You can still get VGLI between days 240 and 485, but you will need to take a medical exam and pay more if you have health issues. Veterans with pre-existing conditions should consider converting to VGLI within 240 days so they have life insurance coverage while comparing civilian policy options.
You can convert VGLI into a civilian policy with participating insurers at any time,  which gives you ample time to compare policies. Apply for a conversion via paper application or on the VA’s website.
Some insurance companies partner with the military to offer civilian life insurance policies to veterans. Service members with SGLI have 120 days from the day they leave active duty to convert their policy to a private life insurance policy with a participating provider.
These providers don’t require a medical exam to convert your policy, so you’ll be approved for the same amount of SGLI coverage you had at a predetermined rate. If you know you want a private insurance policy but have health concerns that will raise your rates, this is worth considering. However, you have a shorter window to compare quotes for your new policy than veterans with VGLI.
VGLI is a permanent life insurance policy — it never expires as long as you pay premiums. The premiums increase over time and are based on your coverage amount and age. These are the VGLI premiums by age for the max coverage amount ($400,000):
|29 and under||$28|
|30 to 34||$36|
|35 to 39||$48|
|40 to 44||$64|
|45 to 49||$84|
|50 to 54||$132|
|55 to 59||$240|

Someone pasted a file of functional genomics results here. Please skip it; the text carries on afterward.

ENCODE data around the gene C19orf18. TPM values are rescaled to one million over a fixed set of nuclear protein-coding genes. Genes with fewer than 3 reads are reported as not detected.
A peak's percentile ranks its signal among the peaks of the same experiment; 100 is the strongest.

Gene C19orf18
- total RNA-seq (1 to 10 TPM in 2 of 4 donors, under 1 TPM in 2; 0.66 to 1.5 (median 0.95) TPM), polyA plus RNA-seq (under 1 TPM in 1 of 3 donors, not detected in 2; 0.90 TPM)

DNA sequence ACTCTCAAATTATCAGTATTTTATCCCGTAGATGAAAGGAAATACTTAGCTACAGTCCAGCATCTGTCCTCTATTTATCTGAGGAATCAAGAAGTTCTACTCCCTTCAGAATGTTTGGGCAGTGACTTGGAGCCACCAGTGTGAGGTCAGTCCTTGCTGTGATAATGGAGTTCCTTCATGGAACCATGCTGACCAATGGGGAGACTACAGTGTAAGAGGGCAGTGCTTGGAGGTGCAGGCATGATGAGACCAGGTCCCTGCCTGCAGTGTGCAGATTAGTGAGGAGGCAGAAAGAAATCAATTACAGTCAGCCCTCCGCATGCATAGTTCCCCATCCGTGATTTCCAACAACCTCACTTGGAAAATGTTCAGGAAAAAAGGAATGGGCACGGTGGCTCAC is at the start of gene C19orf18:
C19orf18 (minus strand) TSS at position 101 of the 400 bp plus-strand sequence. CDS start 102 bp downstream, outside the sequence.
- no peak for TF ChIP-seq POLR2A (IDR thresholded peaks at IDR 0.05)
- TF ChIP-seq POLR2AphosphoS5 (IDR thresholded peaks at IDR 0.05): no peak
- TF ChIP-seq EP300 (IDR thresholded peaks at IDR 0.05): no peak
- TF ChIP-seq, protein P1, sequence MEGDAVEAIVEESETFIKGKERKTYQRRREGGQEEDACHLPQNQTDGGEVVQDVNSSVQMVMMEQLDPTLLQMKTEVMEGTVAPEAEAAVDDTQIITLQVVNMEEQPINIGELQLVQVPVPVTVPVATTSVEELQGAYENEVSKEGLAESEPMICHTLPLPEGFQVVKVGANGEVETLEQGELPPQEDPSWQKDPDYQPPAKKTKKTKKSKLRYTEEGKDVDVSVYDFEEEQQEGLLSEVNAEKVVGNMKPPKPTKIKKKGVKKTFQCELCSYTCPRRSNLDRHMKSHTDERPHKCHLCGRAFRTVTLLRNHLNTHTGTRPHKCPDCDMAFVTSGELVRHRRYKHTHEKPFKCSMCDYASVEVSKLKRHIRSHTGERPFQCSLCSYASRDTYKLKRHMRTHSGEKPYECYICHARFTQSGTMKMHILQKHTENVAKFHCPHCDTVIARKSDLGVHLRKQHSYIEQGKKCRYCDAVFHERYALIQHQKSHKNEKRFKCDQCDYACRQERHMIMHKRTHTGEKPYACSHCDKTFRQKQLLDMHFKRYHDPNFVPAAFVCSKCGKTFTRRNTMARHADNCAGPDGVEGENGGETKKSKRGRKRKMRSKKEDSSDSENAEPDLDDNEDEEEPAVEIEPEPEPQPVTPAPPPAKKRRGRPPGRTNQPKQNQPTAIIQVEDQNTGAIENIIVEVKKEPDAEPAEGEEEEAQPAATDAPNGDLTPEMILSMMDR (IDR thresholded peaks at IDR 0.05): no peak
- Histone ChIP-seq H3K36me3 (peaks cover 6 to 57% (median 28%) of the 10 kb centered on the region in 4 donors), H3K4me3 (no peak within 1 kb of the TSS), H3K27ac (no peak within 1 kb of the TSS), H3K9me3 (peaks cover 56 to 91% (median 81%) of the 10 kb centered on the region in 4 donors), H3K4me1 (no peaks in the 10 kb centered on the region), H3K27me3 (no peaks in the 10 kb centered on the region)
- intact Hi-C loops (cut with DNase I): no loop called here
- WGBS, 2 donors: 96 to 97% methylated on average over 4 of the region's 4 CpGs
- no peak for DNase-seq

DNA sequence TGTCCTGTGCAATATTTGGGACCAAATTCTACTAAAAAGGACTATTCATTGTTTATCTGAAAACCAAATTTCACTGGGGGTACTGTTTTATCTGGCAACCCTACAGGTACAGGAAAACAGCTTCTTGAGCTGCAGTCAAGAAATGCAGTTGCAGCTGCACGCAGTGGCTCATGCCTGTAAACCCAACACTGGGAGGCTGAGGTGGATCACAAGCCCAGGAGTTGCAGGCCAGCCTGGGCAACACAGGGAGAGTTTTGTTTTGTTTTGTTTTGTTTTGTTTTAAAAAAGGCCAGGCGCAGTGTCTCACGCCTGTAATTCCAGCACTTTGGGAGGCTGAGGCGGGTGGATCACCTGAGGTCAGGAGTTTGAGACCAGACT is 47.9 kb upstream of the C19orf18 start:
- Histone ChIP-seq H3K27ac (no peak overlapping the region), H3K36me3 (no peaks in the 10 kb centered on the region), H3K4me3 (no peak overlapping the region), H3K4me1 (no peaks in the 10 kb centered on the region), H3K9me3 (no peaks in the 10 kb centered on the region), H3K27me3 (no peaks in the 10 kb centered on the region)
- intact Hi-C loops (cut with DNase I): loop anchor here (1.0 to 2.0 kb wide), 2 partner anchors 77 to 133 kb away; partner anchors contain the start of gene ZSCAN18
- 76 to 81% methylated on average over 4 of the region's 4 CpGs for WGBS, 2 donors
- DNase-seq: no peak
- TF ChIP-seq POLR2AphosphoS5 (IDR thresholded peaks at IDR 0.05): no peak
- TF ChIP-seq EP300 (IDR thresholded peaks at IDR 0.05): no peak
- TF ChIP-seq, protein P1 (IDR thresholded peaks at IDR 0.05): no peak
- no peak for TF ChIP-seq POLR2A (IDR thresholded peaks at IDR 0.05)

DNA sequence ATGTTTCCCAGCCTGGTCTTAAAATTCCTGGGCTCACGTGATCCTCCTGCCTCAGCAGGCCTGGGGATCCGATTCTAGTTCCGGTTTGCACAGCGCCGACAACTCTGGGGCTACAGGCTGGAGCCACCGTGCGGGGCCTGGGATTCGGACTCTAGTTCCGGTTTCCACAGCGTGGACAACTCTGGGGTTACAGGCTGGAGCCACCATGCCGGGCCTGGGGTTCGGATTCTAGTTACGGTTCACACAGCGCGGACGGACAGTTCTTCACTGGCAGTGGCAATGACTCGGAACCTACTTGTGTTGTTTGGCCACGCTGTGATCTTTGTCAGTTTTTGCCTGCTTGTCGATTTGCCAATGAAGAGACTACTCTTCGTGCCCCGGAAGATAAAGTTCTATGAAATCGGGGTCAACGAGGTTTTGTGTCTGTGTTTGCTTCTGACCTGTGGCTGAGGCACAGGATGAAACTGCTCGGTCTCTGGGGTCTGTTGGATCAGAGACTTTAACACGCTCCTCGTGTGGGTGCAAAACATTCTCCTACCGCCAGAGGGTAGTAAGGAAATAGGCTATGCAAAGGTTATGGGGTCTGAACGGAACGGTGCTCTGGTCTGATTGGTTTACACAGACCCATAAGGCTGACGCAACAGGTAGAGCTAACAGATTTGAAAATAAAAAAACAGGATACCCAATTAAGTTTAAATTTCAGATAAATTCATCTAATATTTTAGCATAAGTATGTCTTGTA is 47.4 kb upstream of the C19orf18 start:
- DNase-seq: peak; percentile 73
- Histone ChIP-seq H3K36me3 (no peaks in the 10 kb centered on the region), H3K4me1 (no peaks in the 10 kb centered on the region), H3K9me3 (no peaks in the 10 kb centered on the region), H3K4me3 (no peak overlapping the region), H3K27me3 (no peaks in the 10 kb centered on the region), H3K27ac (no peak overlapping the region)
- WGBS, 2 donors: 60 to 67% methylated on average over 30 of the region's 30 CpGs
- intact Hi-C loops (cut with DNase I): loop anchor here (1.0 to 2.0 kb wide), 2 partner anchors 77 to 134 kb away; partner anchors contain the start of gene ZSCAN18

|60 to 64||$396|
|65 to 69||$588|
|70 to 74||$904|
|75 and older||$1,712|
Rates as provided by the Department of Veterans Affairs (VA). Rate illustration valid as of 2/08/2022.
The number of veterans diagnosed with post-traumatic stress disorder (PTSD) varies by service era. The VA estimates that between 11% to 20% of veterans who served most recently in Operations Iraqi Freedom (OIF) and Enduring Freedom (OEF) have PTSD in a given year. 
If you have been diagnosed with PTSD, it may be difficult for you to purchase a private life insurance policy at an affordable rate, especially if the diagnosis is new or if PTSD keeps you from working.
You can usually get life insurance if you have PTSD, but your rates will be higher if your diagnosis is more severe or harder to manage. The life insurance company will want to see a long history (generally over 12 months) of successful treatment with medication and therapy and evidence that you can work.
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There are certain instances when it makes sense to get VGLI instead of private coverage. The biggest reason why someone might choose VGLI is if you have medical conditions that make it hard to qualify for traditional life insurance. This isn’t just limited to PTSD, but other disabilities and medical conditions as well, including those you might have gotten from combat. Mental health conditions, neurological conditions, and heart conditions can all affect your ability to get insured.
If you are 60 years or older and applying for life insurance, you’ll find that a private life policy is very expensive. Even VGLI premiums can get very costly the older you are. But, if you are an older individual looking for lower coverage amounts to cover final expenses, VGLI rates might be more affordable.
Every veteran has a unique health history and life insurance needs, and the best provider for one person may not be the best for another. Others may be better off staying on a VGLI policy. You can find the right life insurance policy by working with an independent broker like Policygenius.
The VA supplements some costs associated with life insurance policies for veterans, but only veterans with qualifying disabilities are eligible for free coverage.
Yes, veterans can get group life insurance through the Department of Veterans Affairs called Veterans’ Group Life Insurance. Veterans can also buy private life insurance or convert their group insurance into private insurance.
SGLI (Servicemembers' Group Life Insurance) is a policy you have while you serve and VGLI (Veterans’ Group Life Insurance) is a policy you can have after you retire from active duty.